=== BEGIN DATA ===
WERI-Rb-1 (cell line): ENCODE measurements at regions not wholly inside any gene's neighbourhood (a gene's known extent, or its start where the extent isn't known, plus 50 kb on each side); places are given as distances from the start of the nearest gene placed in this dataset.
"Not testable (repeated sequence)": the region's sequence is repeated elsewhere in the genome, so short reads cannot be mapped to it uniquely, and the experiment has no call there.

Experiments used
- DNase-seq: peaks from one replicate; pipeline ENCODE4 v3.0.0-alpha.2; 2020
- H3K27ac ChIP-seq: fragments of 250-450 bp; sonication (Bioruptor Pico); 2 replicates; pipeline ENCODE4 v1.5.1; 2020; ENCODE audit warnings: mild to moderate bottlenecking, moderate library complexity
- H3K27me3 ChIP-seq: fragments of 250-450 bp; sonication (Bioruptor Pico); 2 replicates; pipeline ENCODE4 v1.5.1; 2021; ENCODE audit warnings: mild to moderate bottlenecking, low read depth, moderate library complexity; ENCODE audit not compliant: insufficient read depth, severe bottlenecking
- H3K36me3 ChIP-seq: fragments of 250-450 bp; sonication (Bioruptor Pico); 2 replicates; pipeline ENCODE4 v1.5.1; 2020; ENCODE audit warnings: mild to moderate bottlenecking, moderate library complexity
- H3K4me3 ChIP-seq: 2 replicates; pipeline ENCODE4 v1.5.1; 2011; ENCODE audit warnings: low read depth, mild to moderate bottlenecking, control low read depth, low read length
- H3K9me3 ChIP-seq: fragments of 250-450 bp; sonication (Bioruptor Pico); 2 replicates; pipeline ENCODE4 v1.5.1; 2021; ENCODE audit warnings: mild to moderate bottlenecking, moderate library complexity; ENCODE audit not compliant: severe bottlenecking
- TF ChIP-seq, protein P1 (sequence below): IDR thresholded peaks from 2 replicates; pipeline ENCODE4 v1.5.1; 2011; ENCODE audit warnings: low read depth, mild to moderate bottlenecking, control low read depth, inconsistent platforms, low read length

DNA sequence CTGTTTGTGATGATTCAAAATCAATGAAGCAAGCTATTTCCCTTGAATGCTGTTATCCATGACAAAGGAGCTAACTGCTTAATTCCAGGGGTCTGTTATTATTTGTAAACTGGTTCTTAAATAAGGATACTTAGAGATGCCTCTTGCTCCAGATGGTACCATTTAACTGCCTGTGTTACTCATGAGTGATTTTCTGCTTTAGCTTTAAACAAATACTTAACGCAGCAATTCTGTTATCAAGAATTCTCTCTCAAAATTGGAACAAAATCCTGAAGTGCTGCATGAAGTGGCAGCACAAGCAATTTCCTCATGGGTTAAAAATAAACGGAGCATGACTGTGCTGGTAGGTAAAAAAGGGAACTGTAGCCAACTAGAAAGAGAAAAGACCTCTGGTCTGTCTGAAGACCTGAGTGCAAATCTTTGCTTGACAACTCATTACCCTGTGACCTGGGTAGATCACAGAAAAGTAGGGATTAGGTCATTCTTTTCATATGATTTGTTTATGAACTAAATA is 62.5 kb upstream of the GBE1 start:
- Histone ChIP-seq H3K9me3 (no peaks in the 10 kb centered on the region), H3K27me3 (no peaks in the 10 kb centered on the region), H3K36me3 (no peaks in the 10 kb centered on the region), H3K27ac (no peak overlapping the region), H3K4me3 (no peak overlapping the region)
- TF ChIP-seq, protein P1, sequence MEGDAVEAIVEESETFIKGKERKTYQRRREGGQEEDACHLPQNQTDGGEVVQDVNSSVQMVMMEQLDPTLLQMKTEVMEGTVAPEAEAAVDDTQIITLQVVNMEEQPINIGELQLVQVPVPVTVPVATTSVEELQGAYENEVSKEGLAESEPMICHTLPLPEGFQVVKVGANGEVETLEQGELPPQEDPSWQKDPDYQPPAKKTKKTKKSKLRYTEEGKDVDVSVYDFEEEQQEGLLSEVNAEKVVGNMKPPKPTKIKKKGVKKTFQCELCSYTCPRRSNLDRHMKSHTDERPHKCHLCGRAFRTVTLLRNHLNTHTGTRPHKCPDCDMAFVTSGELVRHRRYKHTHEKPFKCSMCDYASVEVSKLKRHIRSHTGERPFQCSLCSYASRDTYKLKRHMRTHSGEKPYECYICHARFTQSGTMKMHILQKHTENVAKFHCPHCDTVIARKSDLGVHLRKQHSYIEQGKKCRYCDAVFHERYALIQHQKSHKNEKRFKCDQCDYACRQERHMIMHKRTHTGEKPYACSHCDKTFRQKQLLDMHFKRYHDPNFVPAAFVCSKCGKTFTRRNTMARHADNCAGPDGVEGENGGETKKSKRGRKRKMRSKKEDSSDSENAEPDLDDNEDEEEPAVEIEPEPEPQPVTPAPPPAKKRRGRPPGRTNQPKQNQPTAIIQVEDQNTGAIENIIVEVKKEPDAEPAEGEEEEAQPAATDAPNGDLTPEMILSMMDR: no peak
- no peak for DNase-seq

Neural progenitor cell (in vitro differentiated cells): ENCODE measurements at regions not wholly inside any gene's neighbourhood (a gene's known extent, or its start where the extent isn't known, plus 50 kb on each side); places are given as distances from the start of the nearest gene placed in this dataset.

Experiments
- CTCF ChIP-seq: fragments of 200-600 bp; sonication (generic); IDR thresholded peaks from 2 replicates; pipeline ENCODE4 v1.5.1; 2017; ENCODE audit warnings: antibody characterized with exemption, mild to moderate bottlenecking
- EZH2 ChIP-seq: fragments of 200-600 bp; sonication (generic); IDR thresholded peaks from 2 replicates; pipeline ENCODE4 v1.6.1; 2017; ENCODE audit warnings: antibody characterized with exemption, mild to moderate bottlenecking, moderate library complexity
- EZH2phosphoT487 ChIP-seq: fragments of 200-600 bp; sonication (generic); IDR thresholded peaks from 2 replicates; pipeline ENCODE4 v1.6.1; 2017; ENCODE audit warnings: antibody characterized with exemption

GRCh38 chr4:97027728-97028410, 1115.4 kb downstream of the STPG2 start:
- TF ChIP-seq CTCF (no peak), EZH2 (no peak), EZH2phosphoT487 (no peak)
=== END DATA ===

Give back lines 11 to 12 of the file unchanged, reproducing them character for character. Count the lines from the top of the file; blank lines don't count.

DNA sequence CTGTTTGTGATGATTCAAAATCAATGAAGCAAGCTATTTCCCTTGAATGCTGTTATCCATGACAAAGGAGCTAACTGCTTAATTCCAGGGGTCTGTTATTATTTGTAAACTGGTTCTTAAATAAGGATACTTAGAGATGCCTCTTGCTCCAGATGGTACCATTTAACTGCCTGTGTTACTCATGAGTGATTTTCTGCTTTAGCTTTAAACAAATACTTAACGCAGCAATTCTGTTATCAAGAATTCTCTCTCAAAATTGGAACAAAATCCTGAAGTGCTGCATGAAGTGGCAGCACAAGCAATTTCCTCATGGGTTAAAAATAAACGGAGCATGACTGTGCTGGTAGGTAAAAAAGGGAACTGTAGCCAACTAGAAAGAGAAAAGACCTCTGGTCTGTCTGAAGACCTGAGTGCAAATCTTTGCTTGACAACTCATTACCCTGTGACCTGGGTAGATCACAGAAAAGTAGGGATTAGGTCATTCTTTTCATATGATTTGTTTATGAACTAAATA is 62.5 kb upstream of the GBE1 start:
- Histone ChIP-seq H3K9me3 (no peaks in the 10 kb centered on the region), H3K27me3 (no peaks in the 10 kb centered on the region), H3K36me3 (no peaks in the 10 kb centered on the region), H3K27ac (no peak overlapping the region), H3K4me3 (no peak overlapping the region)